A New Way to Skin the Renewable Energy Cat
It's not often that I come across a new type of renewable energy and think, "This could really work." But that's what I thought when I heard the concept for the downdraft tower proposed by Clean Wind Energy Tower (CWET.OB.)
First, a couple caveats. The concept is not new, it's been around 25 years in draft form.
The physics is simple. Build a very tall, hollow tower in a hot, dry climate; cool the air at the top with a mist of water (even salt water will work), and capture the resulting energy from the downdraft with an array of wind turbines arranged around the bottom. Most of the water is condensed at the bottom of the tower, and (since it has been effectively distilled) used as fresh water, a valuable commodity in the dry regions that are appropriate for downdraft towers.
Because the tower needs to be extremely tall in order to make the downdraft strong enough to generate electricity economically, the tower also features vanes designed to direct prevailing winds down to the base to be captured by the same turbines.
The company expects that the combination of generation from prevailing winds and the induced downdraft wind will combine to give the tower a capacity factor in excess of 60%, much higher than typical solar or wind capacity factors, while most of the power will be produced in the afternoon and evening during spring, summer and fall, meaning that this power is likely to be more valuable to utilities than either wind or solar photovoltaic.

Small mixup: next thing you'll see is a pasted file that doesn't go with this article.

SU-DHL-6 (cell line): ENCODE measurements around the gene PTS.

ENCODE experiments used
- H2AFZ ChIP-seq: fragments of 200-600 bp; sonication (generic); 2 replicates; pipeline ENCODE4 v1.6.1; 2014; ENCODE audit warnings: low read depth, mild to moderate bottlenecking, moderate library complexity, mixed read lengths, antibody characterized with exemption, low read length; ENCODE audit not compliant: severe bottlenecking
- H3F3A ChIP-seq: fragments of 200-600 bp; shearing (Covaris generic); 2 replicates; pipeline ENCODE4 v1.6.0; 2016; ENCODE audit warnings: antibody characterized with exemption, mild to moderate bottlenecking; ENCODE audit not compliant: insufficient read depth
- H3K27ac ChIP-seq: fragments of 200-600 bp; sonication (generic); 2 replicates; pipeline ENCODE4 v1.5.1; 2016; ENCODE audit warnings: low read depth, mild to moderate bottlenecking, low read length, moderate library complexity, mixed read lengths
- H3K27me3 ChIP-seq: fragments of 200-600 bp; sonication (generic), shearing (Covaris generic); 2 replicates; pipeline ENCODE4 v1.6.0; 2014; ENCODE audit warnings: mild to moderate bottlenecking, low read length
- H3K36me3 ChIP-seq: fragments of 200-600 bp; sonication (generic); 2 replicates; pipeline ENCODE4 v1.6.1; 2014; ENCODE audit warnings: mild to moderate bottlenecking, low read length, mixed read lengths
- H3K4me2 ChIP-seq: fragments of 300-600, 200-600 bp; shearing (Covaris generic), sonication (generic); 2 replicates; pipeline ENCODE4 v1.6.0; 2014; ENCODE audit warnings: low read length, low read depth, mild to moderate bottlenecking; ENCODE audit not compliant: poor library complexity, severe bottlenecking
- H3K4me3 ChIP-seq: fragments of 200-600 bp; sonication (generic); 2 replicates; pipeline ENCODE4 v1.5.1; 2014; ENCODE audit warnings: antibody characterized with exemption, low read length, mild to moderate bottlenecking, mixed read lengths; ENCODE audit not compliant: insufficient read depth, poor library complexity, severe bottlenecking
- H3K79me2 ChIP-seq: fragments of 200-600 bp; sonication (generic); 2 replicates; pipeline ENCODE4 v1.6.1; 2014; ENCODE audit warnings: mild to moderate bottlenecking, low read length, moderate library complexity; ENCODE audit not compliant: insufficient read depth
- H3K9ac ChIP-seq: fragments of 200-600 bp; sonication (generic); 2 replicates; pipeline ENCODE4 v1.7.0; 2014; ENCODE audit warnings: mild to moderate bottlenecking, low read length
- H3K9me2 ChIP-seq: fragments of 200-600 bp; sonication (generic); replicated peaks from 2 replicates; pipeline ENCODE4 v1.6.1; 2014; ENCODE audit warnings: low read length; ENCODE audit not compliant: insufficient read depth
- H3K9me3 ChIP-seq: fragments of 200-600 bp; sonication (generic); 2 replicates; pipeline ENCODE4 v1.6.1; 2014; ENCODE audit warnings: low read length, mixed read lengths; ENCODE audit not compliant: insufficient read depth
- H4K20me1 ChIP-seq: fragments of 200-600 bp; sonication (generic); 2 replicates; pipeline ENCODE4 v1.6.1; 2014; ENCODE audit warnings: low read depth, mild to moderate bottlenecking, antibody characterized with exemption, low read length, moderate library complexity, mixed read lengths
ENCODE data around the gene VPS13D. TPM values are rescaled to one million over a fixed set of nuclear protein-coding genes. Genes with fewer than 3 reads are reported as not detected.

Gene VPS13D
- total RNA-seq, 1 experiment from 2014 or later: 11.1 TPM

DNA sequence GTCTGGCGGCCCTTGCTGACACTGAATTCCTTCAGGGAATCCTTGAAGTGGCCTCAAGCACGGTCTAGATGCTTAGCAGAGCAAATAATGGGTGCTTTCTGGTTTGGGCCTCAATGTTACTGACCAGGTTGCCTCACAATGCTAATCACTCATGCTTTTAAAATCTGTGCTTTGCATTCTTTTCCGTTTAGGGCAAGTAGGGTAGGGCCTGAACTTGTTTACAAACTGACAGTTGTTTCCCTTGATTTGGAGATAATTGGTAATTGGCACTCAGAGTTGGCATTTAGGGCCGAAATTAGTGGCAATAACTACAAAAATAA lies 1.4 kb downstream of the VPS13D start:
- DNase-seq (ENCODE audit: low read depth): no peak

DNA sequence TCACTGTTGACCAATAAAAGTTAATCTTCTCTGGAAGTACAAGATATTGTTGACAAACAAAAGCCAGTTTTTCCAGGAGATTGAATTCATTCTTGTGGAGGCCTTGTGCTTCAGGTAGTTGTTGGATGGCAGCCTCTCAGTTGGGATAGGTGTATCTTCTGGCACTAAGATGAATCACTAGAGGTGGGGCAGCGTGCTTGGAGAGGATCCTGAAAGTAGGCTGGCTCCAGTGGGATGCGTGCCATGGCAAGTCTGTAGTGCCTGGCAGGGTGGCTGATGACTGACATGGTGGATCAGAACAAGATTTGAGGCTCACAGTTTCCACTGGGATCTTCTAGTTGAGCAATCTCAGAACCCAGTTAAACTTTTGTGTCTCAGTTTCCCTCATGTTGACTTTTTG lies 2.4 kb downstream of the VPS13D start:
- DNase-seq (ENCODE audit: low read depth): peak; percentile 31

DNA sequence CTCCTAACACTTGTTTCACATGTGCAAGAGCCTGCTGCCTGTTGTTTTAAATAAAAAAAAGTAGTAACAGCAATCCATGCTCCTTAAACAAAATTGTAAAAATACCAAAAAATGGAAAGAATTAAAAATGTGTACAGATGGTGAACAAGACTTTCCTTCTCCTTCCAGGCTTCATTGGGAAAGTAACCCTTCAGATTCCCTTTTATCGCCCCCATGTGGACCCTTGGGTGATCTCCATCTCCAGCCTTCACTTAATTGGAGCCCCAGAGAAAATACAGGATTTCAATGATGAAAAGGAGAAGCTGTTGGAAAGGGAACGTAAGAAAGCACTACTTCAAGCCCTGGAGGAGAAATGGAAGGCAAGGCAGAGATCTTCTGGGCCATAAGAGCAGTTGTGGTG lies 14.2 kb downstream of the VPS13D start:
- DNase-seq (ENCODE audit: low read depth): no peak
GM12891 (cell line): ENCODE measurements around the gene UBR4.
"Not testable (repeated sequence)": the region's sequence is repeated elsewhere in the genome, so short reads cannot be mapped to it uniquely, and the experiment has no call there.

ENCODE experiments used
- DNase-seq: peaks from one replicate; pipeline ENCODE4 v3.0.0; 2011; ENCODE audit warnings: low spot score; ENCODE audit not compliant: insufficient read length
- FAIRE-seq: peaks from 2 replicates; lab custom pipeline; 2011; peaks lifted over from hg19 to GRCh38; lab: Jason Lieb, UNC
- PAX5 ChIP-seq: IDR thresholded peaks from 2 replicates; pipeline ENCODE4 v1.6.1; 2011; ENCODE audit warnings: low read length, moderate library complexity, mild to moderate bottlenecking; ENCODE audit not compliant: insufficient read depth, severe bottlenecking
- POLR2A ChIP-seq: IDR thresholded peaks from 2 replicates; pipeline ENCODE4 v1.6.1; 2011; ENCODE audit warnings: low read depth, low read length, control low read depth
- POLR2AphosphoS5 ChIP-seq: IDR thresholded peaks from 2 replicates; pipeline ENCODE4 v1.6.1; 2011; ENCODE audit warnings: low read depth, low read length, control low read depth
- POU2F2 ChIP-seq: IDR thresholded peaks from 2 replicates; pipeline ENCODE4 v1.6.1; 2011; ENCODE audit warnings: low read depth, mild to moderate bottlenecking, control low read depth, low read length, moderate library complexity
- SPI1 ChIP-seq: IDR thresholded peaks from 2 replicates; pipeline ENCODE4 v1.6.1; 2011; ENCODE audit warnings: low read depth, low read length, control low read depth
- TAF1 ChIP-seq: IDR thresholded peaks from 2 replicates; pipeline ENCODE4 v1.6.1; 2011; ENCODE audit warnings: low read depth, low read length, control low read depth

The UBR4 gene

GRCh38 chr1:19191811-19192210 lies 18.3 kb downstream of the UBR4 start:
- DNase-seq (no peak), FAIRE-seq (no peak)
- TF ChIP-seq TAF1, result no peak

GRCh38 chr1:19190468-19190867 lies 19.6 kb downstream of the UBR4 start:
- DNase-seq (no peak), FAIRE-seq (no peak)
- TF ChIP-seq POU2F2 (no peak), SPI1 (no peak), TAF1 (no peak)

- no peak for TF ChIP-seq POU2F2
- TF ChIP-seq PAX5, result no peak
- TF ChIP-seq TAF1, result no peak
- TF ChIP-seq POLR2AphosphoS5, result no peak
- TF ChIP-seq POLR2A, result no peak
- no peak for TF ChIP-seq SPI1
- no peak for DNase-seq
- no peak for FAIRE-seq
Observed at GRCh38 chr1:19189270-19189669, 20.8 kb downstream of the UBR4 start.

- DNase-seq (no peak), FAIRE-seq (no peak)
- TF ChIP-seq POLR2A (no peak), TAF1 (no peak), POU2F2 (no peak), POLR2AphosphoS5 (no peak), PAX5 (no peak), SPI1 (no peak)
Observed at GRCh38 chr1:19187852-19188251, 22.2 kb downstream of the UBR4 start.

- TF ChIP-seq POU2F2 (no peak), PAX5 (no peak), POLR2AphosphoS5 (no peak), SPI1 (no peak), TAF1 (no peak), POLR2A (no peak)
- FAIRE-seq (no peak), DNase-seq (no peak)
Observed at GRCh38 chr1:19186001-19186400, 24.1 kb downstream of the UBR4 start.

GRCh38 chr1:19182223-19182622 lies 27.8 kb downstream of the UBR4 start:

The reason no one has attempted to build a downdraft tower before is that we did not have the technology to build a tall enough tower. Now we do. In particular, the Kroll self-erecting cranes used to build such skyscrapers as the Burj Dubai, along with other construction methods used to keep such extremely tall skyscrapers upright in strong winds and earthquakes.
I spoke briefly with Ron Pickett, CWET's President and Stephen Sadle, the firm's Chief Operating Officer at the Modern Energy Forum in Denver in early September, and I got the impression that the two men are used to success. They, and two others of their team have worked together on four successful start-ups, from telemedecine to the incineration of municipal solid waste recycling.
This time they're thinking bigger: The commercialization of a new clean energy technology. Although they are careful to stress that they are simply combining and commercializing proven technologies, I find it hard to believe that they will be able to raise the funding necessary to build their demonstration tower in the current environment. Bond investors are generally unwilling to fund anything that seems even remotely new, a problem that might have potentially been overcome by a program like the DOE loan guarantees, but it's unlikely that anything resembling that program will be authorized in the next few years considering the current Solyndra brouhaha.
I hope I'm wrong and they do get the money they need to succeed, since this downdraft tower concept has the potential to be a valuable addition to our clean energy arsenal, but at this point, I can't recommend small investors buy the stock.
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